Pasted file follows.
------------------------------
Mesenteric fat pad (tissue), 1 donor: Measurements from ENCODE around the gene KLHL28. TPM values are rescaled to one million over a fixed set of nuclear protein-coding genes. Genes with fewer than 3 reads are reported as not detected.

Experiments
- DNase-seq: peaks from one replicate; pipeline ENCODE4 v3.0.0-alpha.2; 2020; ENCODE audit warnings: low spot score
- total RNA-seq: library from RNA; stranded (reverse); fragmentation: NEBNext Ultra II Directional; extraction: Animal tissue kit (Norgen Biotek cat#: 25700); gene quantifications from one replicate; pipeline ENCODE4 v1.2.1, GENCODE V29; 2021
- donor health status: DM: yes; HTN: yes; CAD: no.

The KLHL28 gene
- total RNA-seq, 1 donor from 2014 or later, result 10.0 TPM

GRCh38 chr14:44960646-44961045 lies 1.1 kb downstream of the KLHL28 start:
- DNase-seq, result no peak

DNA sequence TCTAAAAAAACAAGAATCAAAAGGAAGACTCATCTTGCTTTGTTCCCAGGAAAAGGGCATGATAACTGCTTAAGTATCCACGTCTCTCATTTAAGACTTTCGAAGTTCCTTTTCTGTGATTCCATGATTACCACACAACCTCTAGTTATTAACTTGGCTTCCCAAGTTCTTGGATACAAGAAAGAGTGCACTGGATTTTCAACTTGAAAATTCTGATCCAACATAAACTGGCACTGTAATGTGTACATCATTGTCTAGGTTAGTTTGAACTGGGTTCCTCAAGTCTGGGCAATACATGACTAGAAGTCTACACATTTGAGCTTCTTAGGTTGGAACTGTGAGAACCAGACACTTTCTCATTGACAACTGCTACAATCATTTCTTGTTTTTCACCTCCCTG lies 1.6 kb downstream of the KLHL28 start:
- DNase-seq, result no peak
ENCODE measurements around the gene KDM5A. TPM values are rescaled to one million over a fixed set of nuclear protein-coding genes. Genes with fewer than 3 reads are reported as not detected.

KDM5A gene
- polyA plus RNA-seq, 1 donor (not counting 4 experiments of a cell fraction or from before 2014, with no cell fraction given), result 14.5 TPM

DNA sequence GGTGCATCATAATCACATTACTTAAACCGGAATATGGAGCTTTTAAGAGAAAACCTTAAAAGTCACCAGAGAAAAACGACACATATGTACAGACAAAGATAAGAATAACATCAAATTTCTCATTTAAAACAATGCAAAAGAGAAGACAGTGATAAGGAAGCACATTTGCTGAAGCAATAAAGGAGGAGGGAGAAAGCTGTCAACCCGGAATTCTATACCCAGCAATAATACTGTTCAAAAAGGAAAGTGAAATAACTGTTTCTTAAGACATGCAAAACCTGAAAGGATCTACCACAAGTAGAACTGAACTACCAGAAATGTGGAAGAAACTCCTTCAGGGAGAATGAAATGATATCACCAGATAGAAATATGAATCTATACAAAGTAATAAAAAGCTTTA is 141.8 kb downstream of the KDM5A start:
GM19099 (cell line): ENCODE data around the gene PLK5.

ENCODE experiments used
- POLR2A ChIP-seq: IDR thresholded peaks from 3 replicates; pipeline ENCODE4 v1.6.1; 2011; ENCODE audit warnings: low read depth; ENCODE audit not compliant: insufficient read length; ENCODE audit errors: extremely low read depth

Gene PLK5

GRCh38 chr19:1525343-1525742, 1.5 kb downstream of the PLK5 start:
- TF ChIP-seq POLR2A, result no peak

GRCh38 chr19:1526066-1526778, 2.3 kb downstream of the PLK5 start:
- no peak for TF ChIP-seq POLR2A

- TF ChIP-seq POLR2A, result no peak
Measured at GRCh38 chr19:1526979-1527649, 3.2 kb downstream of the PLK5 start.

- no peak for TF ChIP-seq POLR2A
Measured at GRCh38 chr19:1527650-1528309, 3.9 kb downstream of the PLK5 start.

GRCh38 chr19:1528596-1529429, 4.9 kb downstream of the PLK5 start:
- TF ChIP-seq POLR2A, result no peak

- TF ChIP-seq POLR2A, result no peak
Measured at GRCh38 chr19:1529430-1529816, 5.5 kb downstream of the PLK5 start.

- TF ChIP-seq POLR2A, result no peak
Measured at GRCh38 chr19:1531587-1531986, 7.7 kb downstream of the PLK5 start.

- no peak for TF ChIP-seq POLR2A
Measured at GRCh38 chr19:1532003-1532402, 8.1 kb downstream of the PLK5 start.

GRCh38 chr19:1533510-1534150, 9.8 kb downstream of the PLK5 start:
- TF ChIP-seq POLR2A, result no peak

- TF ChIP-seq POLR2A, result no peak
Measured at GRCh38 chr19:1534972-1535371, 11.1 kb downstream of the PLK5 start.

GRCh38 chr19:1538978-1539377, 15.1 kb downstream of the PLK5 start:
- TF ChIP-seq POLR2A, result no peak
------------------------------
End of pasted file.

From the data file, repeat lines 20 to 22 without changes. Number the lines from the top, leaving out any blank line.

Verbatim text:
GRCh38 chr19:1525343-1525742, 1.5 kb downstream of the PLK5 start:
- TF ChIP-seq POLR2A, result no peak

GRCh38 chr19:1526066-1526778, 2.3 kb downstream of the PLK5 start: